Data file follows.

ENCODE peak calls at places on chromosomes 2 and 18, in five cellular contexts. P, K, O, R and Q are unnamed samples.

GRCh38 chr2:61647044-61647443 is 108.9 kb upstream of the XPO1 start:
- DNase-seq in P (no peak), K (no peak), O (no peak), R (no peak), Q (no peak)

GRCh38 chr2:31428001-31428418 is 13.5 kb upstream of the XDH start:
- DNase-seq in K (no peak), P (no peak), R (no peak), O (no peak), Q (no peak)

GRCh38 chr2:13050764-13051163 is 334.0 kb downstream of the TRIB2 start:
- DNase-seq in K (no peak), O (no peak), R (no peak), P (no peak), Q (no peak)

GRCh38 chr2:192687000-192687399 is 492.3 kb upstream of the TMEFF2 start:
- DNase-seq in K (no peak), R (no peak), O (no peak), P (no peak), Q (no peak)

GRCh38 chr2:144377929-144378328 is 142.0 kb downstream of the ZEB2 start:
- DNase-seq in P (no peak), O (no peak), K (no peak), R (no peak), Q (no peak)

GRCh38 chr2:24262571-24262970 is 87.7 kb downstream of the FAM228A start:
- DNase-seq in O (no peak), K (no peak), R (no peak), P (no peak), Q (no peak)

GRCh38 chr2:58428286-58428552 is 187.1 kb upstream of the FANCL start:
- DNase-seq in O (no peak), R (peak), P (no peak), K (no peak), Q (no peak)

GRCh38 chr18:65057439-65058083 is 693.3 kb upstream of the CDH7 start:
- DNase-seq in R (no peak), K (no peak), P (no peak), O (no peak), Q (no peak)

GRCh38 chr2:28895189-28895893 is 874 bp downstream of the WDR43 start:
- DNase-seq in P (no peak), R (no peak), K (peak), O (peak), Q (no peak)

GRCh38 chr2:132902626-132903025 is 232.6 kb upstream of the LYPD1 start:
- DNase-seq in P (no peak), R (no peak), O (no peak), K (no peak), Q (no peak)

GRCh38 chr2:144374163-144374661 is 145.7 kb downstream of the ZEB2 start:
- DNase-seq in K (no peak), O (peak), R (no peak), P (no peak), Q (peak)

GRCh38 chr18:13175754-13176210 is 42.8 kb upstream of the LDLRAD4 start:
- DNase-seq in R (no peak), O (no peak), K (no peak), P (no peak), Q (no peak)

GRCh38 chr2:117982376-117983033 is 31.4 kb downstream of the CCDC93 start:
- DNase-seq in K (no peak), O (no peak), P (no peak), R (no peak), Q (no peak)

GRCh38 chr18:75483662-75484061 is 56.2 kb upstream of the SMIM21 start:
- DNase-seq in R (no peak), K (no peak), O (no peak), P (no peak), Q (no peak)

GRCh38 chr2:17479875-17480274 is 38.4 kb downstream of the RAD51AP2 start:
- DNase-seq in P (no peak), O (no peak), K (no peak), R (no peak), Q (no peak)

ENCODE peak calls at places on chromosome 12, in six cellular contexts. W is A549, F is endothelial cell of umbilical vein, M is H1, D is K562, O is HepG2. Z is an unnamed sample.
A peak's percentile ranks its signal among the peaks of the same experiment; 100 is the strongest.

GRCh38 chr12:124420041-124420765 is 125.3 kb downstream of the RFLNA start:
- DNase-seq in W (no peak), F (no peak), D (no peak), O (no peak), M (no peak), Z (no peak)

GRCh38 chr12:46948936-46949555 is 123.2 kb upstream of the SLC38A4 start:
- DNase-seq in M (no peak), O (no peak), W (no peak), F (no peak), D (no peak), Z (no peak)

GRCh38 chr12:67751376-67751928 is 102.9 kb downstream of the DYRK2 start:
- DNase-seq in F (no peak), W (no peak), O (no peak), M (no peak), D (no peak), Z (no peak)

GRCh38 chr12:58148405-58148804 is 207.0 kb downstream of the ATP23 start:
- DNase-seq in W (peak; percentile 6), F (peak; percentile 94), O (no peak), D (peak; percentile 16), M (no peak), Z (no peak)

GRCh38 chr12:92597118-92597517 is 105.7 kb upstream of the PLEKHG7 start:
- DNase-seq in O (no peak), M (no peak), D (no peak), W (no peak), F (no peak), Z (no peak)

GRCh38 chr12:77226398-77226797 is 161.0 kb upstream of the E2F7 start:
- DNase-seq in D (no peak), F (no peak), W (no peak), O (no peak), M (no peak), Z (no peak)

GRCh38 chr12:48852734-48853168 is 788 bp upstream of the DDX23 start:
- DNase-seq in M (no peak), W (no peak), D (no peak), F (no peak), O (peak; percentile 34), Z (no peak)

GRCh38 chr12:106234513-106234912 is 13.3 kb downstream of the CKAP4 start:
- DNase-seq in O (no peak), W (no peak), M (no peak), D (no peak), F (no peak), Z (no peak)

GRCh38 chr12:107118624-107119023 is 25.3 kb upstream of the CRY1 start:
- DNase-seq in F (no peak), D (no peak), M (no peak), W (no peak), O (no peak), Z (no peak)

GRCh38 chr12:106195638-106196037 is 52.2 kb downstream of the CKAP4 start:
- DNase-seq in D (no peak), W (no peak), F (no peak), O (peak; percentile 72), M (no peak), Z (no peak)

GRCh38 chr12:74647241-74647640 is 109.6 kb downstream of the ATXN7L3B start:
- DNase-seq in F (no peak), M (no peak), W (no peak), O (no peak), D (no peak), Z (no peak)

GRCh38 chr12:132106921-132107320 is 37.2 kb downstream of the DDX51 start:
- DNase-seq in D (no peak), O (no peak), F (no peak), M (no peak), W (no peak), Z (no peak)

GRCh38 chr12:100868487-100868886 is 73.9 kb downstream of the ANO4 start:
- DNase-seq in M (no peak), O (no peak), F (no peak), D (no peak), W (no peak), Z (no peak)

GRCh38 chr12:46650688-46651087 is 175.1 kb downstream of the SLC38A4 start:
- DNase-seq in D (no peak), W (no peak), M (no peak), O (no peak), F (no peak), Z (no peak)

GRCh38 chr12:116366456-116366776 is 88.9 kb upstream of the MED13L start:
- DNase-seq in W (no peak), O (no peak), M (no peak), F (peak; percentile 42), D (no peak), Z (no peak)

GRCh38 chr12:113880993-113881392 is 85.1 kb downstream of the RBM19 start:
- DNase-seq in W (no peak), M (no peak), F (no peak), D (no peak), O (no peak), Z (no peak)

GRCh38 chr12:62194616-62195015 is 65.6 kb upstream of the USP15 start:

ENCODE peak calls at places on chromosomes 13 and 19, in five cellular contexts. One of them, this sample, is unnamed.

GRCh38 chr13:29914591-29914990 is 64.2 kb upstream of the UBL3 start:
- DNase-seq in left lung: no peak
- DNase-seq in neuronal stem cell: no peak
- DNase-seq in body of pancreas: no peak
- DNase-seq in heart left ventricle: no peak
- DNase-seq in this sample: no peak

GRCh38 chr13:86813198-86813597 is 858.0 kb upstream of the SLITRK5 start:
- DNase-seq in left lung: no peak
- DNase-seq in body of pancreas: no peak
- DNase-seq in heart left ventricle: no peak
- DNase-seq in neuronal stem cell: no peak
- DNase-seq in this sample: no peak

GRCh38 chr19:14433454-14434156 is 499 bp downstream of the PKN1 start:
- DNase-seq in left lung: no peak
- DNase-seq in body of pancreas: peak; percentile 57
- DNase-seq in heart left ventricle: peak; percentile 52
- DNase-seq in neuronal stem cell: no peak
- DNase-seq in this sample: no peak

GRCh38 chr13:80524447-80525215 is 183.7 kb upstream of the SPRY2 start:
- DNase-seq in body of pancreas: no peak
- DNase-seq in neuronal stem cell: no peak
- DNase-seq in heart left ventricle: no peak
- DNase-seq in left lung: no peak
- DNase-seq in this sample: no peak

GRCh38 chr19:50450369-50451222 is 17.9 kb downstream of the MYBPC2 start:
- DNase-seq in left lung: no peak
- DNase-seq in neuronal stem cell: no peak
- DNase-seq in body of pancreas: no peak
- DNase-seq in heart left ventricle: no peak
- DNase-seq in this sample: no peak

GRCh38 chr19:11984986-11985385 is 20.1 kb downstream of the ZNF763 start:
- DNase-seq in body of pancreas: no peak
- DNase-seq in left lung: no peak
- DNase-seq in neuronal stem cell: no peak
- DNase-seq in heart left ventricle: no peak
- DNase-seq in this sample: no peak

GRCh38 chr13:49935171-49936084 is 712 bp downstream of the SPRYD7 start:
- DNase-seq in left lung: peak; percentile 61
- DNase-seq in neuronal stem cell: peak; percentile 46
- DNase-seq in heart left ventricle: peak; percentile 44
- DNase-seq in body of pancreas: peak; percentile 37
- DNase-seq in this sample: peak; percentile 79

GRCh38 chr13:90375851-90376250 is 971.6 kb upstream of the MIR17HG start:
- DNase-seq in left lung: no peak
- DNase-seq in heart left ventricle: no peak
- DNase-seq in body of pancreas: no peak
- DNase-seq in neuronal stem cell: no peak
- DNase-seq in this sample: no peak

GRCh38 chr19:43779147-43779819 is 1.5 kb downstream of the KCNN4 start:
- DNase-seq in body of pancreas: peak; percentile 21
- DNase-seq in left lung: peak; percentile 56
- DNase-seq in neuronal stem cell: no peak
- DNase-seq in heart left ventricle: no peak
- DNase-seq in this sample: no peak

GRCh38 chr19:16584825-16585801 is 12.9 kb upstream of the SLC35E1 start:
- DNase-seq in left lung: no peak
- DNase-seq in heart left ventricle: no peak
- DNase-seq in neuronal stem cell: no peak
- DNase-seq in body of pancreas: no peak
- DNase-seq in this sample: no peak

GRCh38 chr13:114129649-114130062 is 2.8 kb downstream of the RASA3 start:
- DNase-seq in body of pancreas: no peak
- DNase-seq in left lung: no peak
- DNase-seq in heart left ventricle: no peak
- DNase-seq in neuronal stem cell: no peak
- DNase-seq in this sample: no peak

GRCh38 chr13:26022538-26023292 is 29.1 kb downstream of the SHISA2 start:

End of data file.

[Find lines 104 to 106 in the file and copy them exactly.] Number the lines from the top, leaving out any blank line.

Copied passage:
GRCh38 chr13:49935171-49936084 is 712 bp downstream of the SPRYD7 start:
- DNase-seq in left lung: peak; percentile 61
- DNase-seq in neuronal stem cell: peak; percentile 46